Launching and growing a business is difficult. Statistics indicate that more than half will fail within the first 5 years. I know this to be true. I’ve been involved with businesses and organizations that have fallen flat after only a few years. One company I helped start lasted a mere 6 months before it sputtered and, eventually, stopped altogether. It wasn't a proud moment, but one I certainly learned from!
A key component when starting a new business, or even if you own an established one, is finding a mentor or advisor. Surround yourself with people smarter and more experienced than you and listen to them. If Richard Branson and Bill Gates had a business mentor then you probably need one too.
I’ve had the good fortune of having some amazing entrepreneurs and sharp-minded businesspeople in my life. These are people I've been able to sit down with from time to time and drink from their vast reservoir of experience. You can’t know everything, even when you think you do.
A mentor can help you many different ways. They can provide you with a fresh perspective, share wisdom and business insight from their hard-won battles in the business world. They can also ask you the hard questions as to why your doing what your doing, and make you dig deep into your true motivations behind your venture.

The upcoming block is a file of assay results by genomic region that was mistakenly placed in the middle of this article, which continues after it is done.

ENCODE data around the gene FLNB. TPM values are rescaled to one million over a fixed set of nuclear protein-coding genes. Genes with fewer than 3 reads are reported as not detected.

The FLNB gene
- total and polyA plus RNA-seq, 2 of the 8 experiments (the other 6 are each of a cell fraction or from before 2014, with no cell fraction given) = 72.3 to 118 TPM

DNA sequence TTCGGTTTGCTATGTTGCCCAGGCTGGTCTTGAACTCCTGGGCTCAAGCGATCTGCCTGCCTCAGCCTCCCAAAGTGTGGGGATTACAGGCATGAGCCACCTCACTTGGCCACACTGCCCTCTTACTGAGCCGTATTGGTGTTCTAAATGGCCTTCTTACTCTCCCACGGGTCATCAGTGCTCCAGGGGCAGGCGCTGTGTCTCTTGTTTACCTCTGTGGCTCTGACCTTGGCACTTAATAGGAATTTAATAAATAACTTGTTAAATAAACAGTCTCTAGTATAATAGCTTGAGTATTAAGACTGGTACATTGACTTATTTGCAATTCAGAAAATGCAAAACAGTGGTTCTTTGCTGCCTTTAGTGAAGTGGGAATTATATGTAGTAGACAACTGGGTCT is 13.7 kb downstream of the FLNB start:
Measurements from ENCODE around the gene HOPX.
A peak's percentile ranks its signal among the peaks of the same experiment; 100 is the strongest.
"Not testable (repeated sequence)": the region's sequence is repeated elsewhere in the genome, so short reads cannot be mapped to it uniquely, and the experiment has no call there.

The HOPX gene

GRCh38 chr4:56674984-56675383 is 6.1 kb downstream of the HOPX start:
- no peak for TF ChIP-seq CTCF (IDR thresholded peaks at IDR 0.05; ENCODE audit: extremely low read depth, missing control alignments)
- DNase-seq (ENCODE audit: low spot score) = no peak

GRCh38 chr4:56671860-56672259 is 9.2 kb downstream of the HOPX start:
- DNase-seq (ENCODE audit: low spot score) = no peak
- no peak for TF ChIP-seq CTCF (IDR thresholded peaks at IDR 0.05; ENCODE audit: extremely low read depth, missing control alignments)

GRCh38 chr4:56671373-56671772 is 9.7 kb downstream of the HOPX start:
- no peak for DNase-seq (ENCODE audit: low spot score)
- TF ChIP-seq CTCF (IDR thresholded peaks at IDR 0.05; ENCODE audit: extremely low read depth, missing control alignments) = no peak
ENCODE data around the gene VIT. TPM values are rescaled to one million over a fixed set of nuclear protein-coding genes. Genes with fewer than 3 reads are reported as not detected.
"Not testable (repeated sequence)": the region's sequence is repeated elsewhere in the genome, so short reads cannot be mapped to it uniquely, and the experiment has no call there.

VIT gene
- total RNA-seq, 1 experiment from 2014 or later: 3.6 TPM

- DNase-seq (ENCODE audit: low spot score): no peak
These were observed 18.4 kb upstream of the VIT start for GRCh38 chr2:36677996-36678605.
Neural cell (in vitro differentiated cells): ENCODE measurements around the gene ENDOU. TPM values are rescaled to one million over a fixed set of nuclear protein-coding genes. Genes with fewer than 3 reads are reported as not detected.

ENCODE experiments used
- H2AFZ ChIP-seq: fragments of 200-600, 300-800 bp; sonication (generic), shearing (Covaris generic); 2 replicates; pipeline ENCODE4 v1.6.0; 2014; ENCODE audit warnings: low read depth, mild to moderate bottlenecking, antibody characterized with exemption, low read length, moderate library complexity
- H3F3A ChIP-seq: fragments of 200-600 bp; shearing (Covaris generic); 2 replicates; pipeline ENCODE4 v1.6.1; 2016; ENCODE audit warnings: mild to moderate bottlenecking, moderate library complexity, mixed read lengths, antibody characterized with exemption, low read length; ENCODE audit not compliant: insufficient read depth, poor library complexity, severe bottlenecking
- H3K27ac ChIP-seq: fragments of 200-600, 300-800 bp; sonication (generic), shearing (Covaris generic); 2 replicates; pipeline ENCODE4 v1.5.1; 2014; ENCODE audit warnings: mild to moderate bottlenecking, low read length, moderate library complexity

I recently consulted with a new land development start-up. About a year ago I had an introduction meeting with the original start up team. I knew the principle owners of the company but it was the first time I’d met the marketing consultant. He was around 25 years old and had already built a successful million-dollar company. When I explained my mentoring role in this new start-up, he chuckled and commented, “that’s what I was missing in my start-up...an old guy”. Everyone around the table chuckled. I wasn’t offended because I knew he was right. Every business, even if they’re strong right of the gates, needs to have experienced people around them to keep them accountable, aligned to their vision and positioned to point out potential pitfalls.
Research suggests over 60% of businesses owners do not have any type of guidance or mentorship in the start up phases of their companies and yet most owners agree that mentors can have a positive impact on their survival and ability to grow. There seems to be a major disconnect between actually understanding a mentor’s importance and a business owner doing something about it.
One of most insightful steps a new business owner can take is to find an experienced mentor to walk with them in their first few years of operation. This can make the difference between success and failure.
Please contact Reimer Collective at firstname.lastname@example.org to talk about your start-up business concerns, or if you need a mentor to help position your business for success.